Jeffrey T. Housenbold

Great. And sorry, everyone, for the technical difficulties. Mark, on the pricing and promotional environment, similar to when we gave out guidance on the last call, we anticipate and incorporate into our full year 2012 guidance is the steady-state promotional environment that we're seeing, which is, I would characterize as elevated from the prior few years. So we saw that beginning in the end of Q3 of 2011 continuing to Q4. We've seen that through Q1 and into early Q2. So our beat in the first quarter on revenue and on EBITDA was still in an environment where we see competitors continuing to do irrational pricing. But our scale and scope economies and profitable business model allow us to continue to grow market share. On the Kodak, I think the best way to think about Kodak -- and I'll give you guys a pretty detailed perspective. Kodak had approximately $70 million in revenue last year. They saw declines of about 30% in revenue in the first quarter since they announced bankruptcy. And then we assumed that not what 100% of the customers would come over to Shutterfly, and then about 60% of their revenue occurs in the third and fourth quarters when we're finished with the transition period and we'll be able to start generating revenue on the Shutterfly platform in early July. That gives you kind of a sense of how to model and how we derived $21 million for this year. As I indicate in my prepared notes, we believe the Kodak business will be roughly EBITDA breakeven for 2012, but this will have meaningfully higher EBITDA contribution than the core business because we don't have the same costs associated with this incremental revenue once we get past the transition costs, because we're just acquiring the customers, photos and their data and not taking a platform or the marketing expense associated.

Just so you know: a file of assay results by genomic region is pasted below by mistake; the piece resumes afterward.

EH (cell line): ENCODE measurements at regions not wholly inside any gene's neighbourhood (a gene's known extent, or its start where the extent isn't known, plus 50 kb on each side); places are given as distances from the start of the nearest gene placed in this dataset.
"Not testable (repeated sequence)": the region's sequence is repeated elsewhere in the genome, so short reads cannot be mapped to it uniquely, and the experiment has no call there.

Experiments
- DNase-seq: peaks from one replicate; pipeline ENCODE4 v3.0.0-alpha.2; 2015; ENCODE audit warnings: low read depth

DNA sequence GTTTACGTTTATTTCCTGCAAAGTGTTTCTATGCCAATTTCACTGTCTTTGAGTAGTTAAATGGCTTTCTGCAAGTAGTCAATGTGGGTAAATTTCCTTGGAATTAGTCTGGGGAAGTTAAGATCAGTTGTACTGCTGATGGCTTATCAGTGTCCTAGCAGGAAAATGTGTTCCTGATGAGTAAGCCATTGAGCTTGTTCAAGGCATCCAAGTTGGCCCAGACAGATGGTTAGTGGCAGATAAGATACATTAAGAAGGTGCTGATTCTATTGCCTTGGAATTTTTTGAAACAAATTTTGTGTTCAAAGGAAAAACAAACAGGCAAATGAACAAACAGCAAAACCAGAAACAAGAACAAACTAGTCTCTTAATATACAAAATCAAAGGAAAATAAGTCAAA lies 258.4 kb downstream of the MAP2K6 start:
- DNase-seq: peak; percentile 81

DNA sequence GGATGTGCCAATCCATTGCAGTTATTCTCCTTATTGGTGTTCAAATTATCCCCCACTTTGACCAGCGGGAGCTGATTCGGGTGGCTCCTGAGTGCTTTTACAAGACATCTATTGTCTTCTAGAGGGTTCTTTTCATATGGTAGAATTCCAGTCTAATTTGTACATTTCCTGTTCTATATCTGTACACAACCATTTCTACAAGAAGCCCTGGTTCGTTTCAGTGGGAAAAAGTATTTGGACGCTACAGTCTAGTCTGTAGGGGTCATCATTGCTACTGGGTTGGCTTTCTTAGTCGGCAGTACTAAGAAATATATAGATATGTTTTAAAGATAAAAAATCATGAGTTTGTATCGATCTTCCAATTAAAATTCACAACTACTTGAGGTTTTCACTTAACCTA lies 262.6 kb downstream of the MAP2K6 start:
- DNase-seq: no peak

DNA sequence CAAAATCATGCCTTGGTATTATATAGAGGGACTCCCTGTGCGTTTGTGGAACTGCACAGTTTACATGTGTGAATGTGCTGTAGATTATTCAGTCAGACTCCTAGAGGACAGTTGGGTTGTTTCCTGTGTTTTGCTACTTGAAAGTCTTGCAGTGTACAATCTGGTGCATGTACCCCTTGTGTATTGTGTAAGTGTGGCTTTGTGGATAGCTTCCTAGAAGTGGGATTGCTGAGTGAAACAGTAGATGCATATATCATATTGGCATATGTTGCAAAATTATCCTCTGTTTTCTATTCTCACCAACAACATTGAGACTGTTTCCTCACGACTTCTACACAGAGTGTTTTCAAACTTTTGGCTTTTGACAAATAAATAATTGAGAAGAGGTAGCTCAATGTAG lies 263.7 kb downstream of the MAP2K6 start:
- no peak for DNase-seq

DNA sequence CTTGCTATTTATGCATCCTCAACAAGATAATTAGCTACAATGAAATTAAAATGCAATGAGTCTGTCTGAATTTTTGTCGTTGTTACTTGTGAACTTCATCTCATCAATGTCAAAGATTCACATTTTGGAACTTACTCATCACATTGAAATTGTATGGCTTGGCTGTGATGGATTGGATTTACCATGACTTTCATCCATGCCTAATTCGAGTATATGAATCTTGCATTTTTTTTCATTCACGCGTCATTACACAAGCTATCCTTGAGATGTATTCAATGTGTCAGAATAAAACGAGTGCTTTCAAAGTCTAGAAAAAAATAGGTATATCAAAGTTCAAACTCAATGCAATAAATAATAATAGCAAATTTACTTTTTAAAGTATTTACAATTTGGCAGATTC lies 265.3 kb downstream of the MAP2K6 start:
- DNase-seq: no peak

Our next question comes from Heath Terry from Goldman Sachs.

Heath P. Terry - Goldman Sachs Group Inc., Research Division

I was wondering if you could give us almost kind of a realtime update of your sense of what the competitive environment looks like? We, just in our own checklist, started to see some signs that maybe things are starting to get a little bit more reasonable and wondering if you're seeing the same thing? And to what extent the market or that pricing environment starting to change, how quickly you expect that to have an impact on your business if indeed you are starting to see that?

Jeffrey T. Housenbold